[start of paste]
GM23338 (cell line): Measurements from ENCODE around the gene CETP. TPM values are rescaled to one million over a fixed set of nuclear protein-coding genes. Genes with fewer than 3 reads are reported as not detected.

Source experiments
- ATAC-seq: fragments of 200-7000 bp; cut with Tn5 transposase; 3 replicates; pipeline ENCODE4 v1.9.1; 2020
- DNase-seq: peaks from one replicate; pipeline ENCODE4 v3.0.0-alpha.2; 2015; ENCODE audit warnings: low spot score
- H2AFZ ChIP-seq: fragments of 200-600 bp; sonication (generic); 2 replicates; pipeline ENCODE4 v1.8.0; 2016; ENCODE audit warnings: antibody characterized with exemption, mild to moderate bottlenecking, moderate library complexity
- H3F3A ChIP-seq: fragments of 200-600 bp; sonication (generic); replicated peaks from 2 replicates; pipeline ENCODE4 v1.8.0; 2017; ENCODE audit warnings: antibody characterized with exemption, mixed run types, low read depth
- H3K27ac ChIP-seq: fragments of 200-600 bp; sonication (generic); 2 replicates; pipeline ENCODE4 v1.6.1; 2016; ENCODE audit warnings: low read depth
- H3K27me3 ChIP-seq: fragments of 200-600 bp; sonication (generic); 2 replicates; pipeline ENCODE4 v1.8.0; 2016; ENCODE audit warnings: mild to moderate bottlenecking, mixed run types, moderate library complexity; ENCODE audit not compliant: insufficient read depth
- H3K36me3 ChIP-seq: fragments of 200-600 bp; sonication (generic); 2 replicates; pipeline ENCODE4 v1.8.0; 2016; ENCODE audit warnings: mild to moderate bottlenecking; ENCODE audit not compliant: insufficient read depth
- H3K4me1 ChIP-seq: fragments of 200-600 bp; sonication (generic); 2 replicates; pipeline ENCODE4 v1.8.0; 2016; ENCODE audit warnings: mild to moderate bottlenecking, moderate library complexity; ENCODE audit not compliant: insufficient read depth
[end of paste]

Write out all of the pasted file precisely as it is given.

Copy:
GM23338 (cell line): Measurements from ENCODE around the gene CETP. TPM values are rescaled to one million over a fixed set of nuclear protein-coding genes. Genes with fewer than 3 reads are reported as not detected.

Source experiments
- ATAC-seq: fragments of 200-7000 bp; cut with Tn5 transposase; 3 replicates; pipeline ENCODE4 v1.9.1; 2020
- DNase-seq: peaks from one replicate; pipeline ENCODE4 v3.0.0-alpha.2; 2015; ENCODE audit warnings: low spot score
- H2AFZ ChIP-seq: fragments of 200-600 bp; sonication (generic); 2 replicates; pipeline ENCODE4 v1.8.0; 2016; ENCODE audit warnings: antibody characterized with exemption, mild to moderate bottlenecking, moderate library complexity
- H3F3A ChIP-seq: fragments of 200-600 bp; sonication (generic); replicated peaks from 2 replicates; pipeline ENCODE4 v1.8.0; 2017; ENCODE audit warnings: antibody characterized with exemption, mixed run types, low read depth
- H3K27ac ChIP-seq: fragments of 200-600 bp; sonication (generic); 2 replicates; pipeline ENCODE4 v1.6.1; 2016; ENCODE audit warnings: low read depth
- H3K27me3 ChIP-seq: fragments of 200-600 bp; sonication (generic); 2 replicates; pipeline ENCODE4 v1.8.0; 2016; ENCODE audit warnings: mild to moderate bottlenecking, mixed run types, moderate library complexity; ENCODE audit not compliant: insufficient read depth
- H3K36me3 ChIP-seq: fragments of 200-600 bp; sonication (generic); 2 replicates; pipeline ENCODE4 v1.8.0; 2016; ENCODE audit warnings: mild to moderate bottlenecking; ENCODE audit not compliant: insufficient read depth
- H3K4me1 ChIP-seq: fragments of 200-600 bp; sonication (generic); 2 replicates; pipeline ENCODE4 v1.8.0; 2016; ENCODE audit warnings: mild to moderate bottlenecking, moderate library complexity; ENCODE audit not compliant: insufficient read depth